Along with the annual July 4th celebration and fireworks display, Riverfront Park hosts a variety of cultural community events throughout the year. The park is Nashville’s favorite outdoor entertainment venue for picnics, concerts and parties. Home to the historic Fort Nashborough, the park is also the setting for annual celebrations dedicated to arts and crafts, food and music like the CMA Music Fest in June, Nashville Dancin’ summer concerts during August and the Rewind Bar-B- Que Festival over the Labor Day Weekend.
The Cheek family created a coffee blend that they named in honor of the Maxwell House Hotel. With their fortune, they built the Cheekwood estate, the grounds of which are now an expansive botanical garden. The 55-acre site includes pools, fountains and extensive plantings of boxwoods, crape myrtles and magnolias. The Robertson Ellis Color Garden provides sweeping vistas while the Japanese Garden serves as a place for peace and quiet reflection. There are also gardens dedicated to perennial and seasonal plants native to Tennessee.
Situated on the east bank of the river opposite downtown, Cumberland Park provides wonderful views as the sun sets behind the Nashville skyline. While waiting for the sun to slip below the horizon, you can enjoy the park’s playground equipment, rock wall and splash fountains. Walk the pathways, take in the views and find the perfect photo opportunity to remember your Nashville vacation.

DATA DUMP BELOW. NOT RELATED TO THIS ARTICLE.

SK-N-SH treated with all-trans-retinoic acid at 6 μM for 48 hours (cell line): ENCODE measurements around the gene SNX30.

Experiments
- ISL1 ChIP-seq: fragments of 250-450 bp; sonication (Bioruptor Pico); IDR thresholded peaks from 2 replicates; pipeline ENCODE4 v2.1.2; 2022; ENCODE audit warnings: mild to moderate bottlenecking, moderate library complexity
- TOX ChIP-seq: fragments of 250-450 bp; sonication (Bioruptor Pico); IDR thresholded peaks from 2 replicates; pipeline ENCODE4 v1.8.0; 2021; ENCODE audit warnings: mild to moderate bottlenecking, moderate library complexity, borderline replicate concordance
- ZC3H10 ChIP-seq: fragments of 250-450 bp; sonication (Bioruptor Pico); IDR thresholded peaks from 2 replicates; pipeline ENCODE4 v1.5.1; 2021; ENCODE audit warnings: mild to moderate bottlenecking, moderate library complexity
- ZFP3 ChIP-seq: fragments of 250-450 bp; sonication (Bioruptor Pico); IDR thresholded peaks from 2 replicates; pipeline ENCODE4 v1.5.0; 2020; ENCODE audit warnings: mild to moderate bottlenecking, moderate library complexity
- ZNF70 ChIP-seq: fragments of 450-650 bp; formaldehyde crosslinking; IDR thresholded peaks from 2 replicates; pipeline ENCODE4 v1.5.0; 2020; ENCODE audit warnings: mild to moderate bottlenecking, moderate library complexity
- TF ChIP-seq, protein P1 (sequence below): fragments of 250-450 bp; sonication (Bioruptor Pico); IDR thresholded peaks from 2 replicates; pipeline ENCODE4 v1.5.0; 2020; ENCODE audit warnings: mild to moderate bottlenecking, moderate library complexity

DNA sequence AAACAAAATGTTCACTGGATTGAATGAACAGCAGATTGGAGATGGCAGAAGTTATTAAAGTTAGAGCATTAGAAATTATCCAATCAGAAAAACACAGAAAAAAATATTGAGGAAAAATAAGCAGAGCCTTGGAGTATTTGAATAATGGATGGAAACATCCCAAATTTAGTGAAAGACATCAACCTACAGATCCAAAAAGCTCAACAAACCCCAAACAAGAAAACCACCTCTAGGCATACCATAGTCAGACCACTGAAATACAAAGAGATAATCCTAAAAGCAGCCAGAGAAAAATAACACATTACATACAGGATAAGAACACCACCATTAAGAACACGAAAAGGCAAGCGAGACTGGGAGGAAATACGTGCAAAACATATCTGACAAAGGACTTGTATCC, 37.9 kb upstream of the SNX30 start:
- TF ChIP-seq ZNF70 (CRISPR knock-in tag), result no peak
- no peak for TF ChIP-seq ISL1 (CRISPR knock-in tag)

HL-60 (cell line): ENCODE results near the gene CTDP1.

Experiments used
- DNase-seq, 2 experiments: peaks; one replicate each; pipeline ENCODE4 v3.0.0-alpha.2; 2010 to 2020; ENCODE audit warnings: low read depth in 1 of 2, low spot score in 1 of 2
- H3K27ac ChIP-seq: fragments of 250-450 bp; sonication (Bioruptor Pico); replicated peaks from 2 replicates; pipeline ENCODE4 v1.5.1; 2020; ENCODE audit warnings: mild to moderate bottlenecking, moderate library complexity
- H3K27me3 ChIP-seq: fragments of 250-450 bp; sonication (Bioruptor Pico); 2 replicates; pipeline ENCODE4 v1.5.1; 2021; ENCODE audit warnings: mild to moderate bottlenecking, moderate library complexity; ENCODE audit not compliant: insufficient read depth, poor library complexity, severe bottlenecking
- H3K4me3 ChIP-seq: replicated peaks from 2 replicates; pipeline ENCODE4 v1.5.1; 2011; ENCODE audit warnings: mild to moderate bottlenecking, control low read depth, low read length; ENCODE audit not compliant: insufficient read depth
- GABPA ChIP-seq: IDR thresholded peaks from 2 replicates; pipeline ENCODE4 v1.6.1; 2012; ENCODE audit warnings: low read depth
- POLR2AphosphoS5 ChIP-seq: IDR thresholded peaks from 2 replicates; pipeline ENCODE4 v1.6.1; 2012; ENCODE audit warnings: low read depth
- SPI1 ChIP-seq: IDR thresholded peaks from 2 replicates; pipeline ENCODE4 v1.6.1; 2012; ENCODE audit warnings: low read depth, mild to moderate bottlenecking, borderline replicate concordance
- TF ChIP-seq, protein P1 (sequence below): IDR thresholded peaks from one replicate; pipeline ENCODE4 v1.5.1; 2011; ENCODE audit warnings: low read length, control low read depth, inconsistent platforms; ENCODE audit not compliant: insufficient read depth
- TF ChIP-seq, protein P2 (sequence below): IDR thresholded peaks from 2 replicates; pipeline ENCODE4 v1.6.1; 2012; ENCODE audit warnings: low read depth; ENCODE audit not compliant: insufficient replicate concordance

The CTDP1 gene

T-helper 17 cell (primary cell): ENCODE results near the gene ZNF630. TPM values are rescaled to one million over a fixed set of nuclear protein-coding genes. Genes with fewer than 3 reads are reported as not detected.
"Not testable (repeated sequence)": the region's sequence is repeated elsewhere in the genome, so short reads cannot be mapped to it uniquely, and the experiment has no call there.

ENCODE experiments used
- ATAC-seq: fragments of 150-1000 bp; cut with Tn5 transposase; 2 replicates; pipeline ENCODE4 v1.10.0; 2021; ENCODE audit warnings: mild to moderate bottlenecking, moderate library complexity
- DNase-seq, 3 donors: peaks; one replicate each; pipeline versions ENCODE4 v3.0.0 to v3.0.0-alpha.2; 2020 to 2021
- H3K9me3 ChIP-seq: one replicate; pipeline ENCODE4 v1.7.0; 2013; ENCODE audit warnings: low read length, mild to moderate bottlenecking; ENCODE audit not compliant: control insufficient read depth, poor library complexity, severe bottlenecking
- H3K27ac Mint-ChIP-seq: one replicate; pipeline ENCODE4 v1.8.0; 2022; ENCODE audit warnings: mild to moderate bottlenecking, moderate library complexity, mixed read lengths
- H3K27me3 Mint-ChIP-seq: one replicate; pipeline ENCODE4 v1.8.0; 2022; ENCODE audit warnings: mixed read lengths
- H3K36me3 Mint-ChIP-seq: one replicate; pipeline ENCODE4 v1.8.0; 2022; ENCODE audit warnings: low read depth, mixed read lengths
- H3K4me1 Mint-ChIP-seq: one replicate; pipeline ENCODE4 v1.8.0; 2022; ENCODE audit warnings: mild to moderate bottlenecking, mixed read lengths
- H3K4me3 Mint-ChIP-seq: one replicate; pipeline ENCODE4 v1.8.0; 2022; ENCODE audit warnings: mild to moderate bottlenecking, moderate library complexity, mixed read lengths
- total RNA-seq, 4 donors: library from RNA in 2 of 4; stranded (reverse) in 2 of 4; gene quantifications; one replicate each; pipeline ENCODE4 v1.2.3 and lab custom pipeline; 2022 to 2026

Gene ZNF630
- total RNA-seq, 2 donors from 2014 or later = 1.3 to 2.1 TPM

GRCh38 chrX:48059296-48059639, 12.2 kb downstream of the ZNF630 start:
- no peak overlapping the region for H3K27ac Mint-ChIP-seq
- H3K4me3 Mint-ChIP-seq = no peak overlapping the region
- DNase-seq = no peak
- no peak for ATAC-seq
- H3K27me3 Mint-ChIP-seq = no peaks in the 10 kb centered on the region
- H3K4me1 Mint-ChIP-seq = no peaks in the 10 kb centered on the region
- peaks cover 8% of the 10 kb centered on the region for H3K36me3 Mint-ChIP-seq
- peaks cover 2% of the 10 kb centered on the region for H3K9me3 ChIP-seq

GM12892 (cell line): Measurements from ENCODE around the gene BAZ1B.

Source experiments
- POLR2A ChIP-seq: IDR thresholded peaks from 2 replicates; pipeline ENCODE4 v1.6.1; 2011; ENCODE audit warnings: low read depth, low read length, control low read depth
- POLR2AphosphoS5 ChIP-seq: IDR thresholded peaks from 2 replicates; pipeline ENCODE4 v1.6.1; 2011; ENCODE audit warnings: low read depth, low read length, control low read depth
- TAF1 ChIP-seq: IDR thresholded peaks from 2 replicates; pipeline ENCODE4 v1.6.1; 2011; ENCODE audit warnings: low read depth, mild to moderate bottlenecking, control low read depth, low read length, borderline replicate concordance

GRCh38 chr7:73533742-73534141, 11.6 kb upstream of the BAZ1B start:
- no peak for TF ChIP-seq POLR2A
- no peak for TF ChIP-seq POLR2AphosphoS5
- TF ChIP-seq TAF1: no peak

Beat the Heat
If you need to escape an afternoon rain storm or just want to enjoy some air-conditioned comfort, Nashville has several museums and other popular attractions that invite you to take your vacation enjoyment indoors.
Opening at its current location in 2001, the Country Music Hall of Fame and Museum is dedicated to chronicling the industry’s well-known events and careers of famous singers and songwriters. The museum exhibits immerse visitors in the sounds, origins, traditions and stories of country music, a uniquely American art form. Interactive displays feature archival photographs, vintage videos and special one-of- a-kind memorabilia as well as other artifacts related to today’s headliners and legendary performers from the past. The Hall of Fame honors individuals who have contributed the most to country music over the years. View bas-relief portraits of each inductee in the museum’s 70-foot- tall rotunda.